Following allegations that German carmakers gassed caged monkeys to prove that their diesel engines were clean, reports have emerged claiming that the same companies tested on humans, too.
Humans were exposed to the fumes during an experiment in 2013, German broadcaster Deutsche Welle reported Monday. The tests were reportedly backed by European Research Group in Environment and Health in the Transport Sector (EUGT), a now-defunct organization which was funded by Volkswagen AG, Daimler AG (Mercedes-Benz) and BMW.
It was previously reported that similar tests were allegedly carried out by the same group, which had tested caged monkeys in airtight gas chambers with diesel fumes.
The tests were reportedly conducted at Aachen University Hospital and focused on "short-term nitrogen dioxide inhalation by healthy people," who were then examined after inhaling the gas over the course of several hours.
Volkswagen Chairman Hans Dieter Poetsch told Bloomberg that the practices were “incomprehensible.”
“I’ll do everything so that these events will be fully investigated,” he told the news outlet.
Following reports that monkeys were used for testing, Volkswagen Group said in a statement that the company “explicitly distances itself from all forms of animal cruelty,” which it claimed “contradicts our own ethical standards.”
BMW Group told Fox News in a statement that the company "did not participate in the mentioned studies and distanced itself from the studies last week," adding, "We have immediately initiated an internal investigation to thoroughly clarify the work and background of the EUGT."
And Daimler AG, which includes Mercedes-Benz, told Fox News that it "condemns ... EUGT's approach," which it said "contradicts our values and principles."
"Even though Daimler did not have influence on the study’s design, we have launched a comprehensive investigation into the matter," the company stated.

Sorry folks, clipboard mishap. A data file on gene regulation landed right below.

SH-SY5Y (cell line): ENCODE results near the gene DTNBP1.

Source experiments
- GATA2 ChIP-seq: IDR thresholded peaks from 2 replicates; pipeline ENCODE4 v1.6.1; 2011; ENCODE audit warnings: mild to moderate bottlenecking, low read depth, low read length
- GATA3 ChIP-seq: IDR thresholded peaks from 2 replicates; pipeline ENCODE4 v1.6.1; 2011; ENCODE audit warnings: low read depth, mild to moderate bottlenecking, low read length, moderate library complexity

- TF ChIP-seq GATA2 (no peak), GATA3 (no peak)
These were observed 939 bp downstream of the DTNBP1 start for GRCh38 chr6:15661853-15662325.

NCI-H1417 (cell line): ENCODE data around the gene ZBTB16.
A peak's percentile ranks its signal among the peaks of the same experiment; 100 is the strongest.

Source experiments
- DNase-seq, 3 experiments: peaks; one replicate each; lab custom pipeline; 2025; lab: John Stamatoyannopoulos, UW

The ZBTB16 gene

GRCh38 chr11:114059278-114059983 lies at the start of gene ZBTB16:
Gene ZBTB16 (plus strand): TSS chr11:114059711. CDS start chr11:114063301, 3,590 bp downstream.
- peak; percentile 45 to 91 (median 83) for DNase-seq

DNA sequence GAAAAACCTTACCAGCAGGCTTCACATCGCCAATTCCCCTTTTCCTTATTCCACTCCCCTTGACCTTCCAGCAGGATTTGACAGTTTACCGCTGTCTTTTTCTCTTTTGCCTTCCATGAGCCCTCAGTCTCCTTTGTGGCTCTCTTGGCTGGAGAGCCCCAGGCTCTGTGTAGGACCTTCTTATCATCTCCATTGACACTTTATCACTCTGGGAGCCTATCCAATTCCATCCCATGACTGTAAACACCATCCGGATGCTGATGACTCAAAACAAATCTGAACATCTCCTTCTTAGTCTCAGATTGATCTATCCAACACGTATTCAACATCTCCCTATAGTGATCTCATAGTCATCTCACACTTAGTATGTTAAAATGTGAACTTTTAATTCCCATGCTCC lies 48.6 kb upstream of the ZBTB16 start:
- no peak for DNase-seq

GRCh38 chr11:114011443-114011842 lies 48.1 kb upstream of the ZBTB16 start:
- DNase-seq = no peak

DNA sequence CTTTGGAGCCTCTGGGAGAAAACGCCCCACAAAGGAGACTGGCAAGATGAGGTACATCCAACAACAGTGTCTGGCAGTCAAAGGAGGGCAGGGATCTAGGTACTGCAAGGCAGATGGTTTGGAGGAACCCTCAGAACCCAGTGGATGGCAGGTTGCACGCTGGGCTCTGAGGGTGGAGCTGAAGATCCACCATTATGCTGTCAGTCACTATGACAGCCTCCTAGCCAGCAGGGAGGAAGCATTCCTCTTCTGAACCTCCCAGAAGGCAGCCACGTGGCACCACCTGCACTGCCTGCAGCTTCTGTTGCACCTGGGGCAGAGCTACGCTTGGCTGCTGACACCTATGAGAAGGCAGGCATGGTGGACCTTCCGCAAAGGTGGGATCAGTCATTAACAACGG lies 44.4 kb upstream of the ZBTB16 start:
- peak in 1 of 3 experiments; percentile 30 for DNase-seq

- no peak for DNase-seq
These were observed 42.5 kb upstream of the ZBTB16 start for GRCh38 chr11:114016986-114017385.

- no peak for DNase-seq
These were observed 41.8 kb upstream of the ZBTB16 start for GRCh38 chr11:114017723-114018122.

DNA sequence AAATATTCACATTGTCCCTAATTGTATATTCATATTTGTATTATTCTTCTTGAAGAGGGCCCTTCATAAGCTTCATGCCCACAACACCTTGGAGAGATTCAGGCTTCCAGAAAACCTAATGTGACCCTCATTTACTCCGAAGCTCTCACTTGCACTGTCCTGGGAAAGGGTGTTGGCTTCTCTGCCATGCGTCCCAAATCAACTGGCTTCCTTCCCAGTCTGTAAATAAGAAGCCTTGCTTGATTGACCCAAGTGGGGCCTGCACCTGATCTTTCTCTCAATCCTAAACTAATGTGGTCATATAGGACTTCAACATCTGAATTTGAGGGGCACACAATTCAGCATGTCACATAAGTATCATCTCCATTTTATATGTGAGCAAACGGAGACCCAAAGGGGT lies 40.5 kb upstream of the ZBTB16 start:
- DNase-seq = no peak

Aachen University Hospital on Monday defended the tests, asserting that the study was used to examine whether exposure to nitrogen dioxide at a specific limit would cause biological effects.
Professor Thomas Kraus told the German news agency Deutsche Presse-Agentur that 25 humans were exposed to the toxic chemical for three hours during the experiment, and said that “none of them had any negative health effects.”
The hospital said that "extremely sensitive, noninvasive techniques were used to capture the biological response, in line with the best available methodology and based on years of development work.”
Revelations of the tests add a twist to the German auto industry's attempt to move past Volkswagen's scandal over cheating on diesel tests and the subsequent questioning of diesel tech across the industry.
German government officials condemned the reported tests on animals and humans. Transport Minister Christian Schmidt "has no understanding for such tests ... that do not serve science but merely PR aims," spokesman Ingo Strater told reporters in Berlin.
Chancellor Angela Merkel's spokesperson said that "the disgust many people are feeling is absolutely understandable."
"These tests on monkeys or even humans can in no way be ethically justified," the spokesperson said. "They raise many critical questions for those behind these tests, and these questions must urgently be answered."
The Associated Press contributed to this report.